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Pneumonia

Pneumonia is an infection in one or both of the lungs. Many germs—such as bacteria, viruses, and fungi—can cause pneumonia.

PubMed Health Glossary
(Source: NIH - National Heart, Lung, and Blood Institute)

Pneumonia

Pneumonia (nu-MO-ne-ah) is an infection in one or both of the lungs. Many germs—such as bacteria, viruses, and fungi—can cause pneumonia.

The infection inflames your lungs' air sacs, which are called alveoli (al-VEE-uhl-eye). The air sacs may fill up with fluid or pus, causing symptoms such as a cough with phlegm (a slimy substance), fever, chills, and trouble breathing.

Overview

Pneumonia and its symptoms can vary from mild to severe. Many factors affect how serious pneumonia is, such as the type of germ causing the infection and your age and overall health.

Pneumonia tends to be more serious for:

  • Infants and young children.
  • Older adults (people 65 years or older).
  • People who have other health problems, such as heart failure, diabetes, or COPD (chronic obstructive pulmonary disease).
  • People who have weak immune systems as a result of diseases or other factors. Examples of these diseases and...

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What works? Research summarized

Evidence reviews

Pneumonia: Diagnosis and Management of Community- and Hospital-Acquired Pneumonia in Adults

The microbial causes of pneumonia vary according to its origin and the immune constitution of the patient. Pneumonia is classified into community-acquired pneumonia (CAP), hospital-acquired pneumonia (HAP) and pneumonia in the immunocompromised. The guideline development process is guided by its scope - published after stakeholder consultation. This guideline does not cover all aspects of pneumonia, but focuses on areas of uncertainty or variable practice and those considered of greatest clinical importance. Best practice guidance on the diagnosis and management of CAP and HAP is offered, based on systematic analysis of clinical and economic evidence with the aim of reducing mortality and morbidity from pneumonia and maximising resources.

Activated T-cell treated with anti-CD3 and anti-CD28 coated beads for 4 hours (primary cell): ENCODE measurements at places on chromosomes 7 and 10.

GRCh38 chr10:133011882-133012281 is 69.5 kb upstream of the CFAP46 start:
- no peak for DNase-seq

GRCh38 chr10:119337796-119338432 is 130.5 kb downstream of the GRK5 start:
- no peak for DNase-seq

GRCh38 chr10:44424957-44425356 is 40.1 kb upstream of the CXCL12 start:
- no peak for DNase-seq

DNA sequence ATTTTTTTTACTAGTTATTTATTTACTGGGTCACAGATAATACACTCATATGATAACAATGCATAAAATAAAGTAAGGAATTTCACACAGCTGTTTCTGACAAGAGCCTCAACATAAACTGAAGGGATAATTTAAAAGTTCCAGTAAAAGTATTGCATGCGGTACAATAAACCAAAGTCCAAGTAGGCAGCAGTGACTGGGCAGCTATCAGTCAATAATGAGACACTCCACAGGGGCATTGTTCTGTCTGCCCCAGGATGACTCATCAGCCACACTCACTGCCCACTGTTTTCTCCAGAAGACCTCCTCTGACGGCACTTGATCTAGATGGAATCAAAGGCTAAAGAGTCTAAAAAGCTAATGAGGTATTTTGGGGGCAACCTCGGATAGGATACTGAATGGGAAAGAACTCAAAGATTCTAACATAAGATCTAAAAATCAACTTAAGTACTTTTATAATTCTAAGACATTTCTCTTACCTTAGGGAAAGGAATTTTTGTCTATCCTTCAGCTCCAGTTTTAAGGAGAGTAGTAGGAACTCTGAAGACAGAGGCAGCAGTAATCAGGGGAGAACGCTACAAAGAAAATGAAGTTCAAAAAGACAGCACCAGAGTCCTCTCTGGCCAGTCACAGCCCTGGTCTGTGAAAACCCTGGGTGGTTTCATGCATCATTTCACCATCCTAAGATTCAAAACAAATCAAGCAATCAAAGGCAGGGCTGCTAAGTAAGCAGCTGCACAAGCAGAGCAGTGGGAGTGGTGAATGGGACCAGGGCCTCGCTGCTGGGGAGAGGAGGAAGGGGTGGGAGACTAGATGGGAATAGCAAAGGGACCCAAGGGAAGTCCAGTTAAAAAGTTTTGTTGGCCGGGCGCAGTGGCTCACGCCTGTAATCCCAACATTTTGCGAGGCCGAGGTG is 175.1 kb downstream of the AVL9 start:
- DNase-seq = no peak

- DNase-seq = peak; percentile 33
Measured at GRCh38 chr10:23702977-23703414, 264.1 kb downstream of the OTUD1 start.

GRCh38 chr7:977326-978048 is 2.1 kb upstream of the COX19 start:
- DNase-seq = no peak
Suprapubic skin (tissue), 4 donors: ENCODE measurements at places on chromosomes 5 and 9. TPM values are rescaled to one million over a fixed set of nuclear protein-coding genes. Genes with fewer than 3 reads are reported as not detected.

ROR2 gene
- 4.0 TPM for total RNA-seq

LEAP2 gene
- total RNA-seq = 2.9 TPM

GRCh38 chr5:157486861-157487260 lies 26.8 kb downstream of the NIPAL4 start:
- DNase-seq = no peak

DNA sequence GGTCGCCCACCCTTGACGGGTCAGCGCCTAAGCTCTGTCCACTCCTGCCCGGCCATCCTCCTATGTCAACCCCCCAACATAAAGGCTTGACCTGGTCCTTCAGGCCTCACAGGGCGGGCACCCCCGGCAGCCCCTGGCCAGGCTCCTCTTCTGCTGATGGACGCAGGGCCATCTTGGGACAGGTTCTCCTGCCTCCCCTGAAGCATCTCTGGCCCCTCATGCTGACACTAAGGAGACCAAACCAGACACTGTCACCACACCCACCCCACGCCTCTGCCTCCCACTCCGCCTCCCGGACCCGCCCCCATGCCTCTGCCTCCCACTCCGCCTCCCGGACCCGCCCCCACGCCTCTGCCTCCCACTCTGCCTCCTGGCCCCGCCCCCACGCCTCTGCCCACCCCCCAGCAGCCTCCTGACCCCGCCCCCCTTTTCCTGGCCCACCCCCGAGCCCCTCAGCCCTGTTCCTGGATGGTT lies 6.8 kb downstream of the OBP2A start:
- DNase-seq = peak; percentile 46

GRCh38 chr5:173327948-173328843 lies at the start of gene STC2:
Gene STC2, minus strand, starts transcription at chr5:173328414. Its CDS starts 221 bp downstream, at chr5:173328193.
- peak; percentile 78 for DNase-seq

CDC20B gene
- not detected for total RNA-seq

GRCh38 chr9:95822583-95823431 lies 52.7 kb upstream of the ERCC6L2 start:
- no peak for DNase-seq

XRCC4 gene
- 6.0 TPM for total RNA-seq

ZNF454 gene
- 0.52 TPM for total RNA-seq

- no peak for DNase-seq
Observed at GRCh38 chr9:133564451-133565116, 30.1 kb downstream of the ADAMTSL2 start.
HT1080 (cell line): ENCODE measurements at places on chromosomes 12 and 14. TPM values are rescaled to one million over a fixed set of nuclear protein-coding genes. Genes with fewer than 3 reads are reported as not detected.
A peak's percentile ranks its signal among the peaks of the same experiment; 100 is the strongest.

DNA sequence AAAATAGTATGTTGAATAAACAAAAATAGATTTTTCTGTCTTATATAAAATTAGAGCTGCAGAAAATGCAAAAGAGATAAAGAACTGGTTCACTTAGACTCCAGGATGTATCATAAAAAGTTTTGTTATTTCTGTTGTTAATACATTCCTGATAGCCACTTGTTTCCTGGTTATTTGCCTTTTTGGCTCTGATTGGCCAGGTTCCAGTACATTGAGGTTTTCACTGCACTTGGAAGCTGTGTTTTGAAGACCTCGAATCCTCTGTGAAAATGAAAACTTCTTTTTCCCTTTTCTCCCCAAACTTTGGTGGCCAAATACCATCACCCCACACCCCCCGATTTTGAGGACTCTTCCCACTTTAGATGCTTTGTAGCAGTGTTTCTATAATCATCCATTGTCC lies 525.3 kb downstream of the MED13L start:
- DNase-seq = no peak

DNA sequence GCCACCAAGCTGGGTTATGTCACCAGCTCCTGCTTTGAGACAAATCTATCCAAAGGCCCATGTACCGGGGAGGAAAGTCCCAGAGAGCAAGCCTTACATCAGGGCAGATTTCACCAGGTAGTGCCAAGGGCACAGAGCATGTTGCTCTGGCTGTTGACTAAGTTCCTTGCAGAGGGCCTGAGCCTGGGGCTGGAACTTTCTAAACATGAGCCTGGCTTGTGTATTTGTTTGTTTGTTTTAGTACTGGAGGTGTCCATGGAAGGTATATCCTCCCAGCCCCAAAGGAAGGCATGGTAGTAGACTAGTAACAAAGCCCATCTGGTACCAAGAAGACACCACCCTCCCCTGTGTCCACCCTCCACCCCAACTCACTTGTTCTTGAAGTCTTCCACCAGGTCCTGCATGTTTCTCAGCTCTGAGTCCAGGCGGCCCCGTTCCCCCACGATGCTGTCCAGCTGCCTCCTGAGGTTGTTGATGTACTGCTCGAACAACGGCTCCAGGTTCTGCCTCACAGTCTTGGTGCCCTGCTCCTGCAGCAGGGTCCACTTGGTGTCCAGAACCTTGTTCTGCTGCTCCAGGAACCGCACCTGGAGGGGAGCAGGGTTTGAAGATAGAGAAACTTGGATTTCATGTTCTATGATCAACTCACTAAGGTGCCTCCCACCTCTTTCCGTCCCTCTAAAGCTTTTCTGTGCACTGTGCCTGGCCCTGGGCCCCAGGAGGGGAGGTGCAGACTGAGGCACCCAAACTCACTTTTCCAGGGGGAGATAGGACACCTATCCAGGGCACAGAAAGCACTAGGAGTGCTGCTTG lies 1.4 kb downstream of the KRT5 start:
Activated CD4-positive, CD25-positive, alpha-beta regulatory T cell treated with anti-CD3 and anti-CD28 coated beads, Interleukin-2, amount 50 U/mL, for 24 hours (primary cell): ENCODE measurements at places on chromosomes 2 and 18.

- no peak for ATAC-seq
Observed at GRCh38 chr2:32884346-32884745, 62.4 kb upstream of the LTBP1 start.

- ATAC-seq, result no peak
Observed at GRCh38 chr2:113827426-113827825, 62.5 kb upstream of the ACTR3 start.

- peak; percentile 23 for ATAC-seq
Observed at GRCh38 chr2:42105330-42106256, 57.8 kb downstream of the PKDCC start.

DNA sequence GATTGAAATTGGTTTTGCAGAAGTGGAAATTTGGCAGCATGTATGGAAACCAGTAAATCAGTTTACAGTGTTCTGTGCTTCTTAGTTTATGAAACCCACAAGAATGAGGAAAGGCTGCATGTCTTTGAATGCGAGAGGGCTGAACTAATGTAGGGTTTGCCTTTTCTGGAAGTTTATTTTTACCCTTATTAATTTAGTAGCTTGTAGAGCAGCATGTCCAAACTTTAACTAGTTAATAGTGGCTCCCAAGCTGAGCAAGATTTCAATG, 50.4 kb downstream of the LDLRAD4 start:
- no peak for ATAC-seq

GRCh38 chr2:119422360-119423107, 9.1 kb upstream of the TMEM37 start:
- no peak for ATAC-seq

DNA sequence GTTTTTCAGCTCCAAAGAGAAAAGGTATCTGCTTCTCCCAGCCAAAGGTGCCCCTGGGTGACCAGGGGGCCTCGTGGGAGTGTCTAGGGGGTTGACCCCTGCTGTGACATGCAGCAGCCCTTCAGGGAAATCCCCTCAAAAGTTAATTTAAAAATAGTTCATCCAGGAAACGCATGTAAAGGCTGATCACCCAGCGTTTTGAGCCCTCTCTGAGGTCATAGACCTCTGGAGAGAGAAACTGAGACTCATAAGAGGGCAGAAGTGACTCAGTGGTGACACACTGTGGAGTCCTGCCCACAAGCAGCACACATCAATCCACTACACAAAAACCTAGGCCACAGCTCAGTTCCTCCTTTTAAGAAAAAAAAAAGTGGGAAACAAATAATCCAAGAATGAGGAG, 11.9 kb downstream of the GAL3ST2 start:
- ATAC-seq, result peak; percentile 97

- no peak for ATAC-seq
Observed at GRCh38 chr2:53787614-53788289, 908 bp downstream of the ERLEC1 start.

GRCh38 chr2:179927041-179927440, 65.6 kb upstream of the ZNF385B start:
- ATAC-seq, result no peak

Surfactant for bacterial pneumonia in term and late preterm infants

Bacterial pneumonia in preterm and term newborn babies can cause problems with the functioning of pulmonary surfactant, a complex combination of fats and proteins that lines the lung and causes the lung to work effectively. Disrupting surfactant function makes breathing very difficult for these infants. In this review, we did not find any suitable clinical trials to assess the benefits or harms of surfactant treatment in addition to standard intensive care in the treatment of babies with bacterial pneumonia. More research is needed to answer the question of whether surfactant treatment is beneficial for near‐term and term infants with bacterial pneumonia.

Pneumonia (pneumococcal) vaccine for children and adults with asthma

Pneumonia is a serious illness for people who have asthma and pneumococcal vaccine has been studied to see if it reduces illness or death in those people. A thorough search for randomised controlled trials of pneumococcal vaccine in asthma has found only one small study in children which was not of high quality. This showed a reduction in the rate of asthma attacks from ten per year to seven per year. Randomised trials to test pneumococcal vaccine in asthmatic children and adults are needed to assess how beneficial it is for asthmatics to receive this vaccination.